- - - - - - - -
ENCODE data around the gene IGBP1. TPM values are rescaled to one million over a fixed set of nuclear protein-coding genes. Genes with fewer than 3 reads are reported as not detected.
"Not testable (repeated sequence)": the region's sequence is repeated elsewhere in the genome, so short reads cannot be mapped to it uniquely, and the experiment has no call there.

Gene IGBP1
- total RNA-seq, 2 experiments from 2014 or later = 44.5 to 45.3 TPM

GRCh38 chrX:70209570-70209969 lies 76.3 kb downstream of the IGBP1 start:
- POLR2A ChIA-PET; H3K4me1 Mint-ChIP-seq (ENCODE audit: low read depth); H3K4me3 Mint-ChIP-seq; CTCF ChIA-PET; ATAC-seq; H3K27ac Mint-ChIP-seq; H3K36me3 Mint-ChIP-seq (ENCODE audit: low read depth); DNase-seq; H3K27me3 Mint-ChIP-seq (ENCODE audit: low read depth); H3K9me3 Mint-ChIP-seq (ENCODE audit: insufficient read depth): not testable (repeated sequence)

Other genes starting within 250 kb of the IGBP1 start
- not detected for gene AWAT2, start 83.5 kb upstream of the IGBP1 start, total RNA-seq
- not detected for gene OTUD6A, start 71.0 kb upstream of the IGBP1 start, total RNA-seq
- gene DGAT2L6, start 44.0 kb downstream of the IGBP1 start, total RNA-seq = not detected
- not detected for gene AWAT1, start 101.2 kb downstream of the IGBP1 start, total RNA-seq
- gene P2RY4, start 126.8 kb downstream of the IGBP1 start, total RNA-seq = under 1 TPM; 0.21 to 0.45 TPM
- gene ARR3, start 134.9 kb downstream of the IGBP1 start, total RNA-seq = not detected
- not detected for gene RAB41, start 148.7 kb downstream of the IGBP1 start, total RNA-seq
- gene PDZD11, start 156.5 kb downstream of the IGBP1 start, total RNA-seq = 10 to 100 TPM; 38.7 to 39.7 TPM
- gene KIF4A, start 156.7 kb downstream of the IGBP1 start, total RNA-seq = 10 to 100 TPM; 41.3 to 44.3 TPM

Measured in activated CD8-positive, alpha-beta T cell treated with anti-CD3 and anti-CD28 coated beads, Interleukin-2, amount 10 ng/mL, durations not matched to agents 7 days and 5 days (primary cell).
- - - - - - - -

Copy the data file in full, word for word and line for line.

ENCODE data around the gene IGBP1. TPM values are rescaled to one million over a fixed set of nuclear protein-coding genes. Genes with fewer than 3 reads are reported as not detected.
"Not testable (repeated sequence)": the region's sequence is repeated elsewhere in the genome, so short reads cannot be mapped to it uniquely, and the experiment has no call there.

Gene IGBP1
- total RNA-seq, 2 experiments from 2014 or later = 44.5 to 45.3 TPM

GRCh38 chrX:70209570-70209969 lies 76.3 kb downstream of the IGBP1 start:
- POLR2A ChIA-PET; H3K4me1 Mint-ChIP-seq (ENCODE audit: low read depth); H3K4me3 Mint-ChIP-seq; CTCF ChIA-PET; ATAC-seq; H3K27ac Mint-ChIP-seq; H3K36me3 Mint-ChIP-seq (ENCODE audit: low read depth); DNase-seq; H3K27me3 Mint-ChIP-seq (ENCODE audit: low read depth); H3K9me3 Mint-ChIP-seq (ENCODE audit: insufficient read depth): not testable (repeated sequence)

Other genes starting within 250 kb of the IGBP1 start
- not detected for gene AWAT2, start 83.5 kb upstream of the IGBP1 start, total RNA-seq
- not detected for gene OTUD6A, start 71.0 kb upstream of the IGBP1 start, total RNA-seq
- gene DGAT2L6, start 44.0 kb downstream of the IGBP1 start, total RNA-seq = not detected
- not detected for gene AWAT1, start 101.2 kb downstream of the IGBP1 start, total RNA-seq
- gene P2RY4, start 126.8 kb downstream of the IGBP1 start, total RNA-seq = under 1 TPM; 0.21 to 0.45 TPM
- gene ARR3, start 134.9 kb downstream of the IGBP1 start, total RNA-seq = not detected
- not detected for gene RAB41, start 148.7 kb downstream of the IGBP1 start, total RNA-seq
- gene PDZD11, start 156.5 kb downstream of the IGBP1 start, total RNA-seq = 10 to 100 TPM; 38.7 to 39.7 TPM
- gene KIF4A, start 156.7 kb downstream of the IGBP1 start, total RNA-seq = 10 to 100 TPM; 41.3 to 44.3 TPM

Measured in activated CD8-positive, alpha-beta T cell treated with anti-CD3 and anti-CD28 coated beads, Interleukin-2, amount 10 ng/mL, durations not matched to agents 7 days and 5 days (primary cell).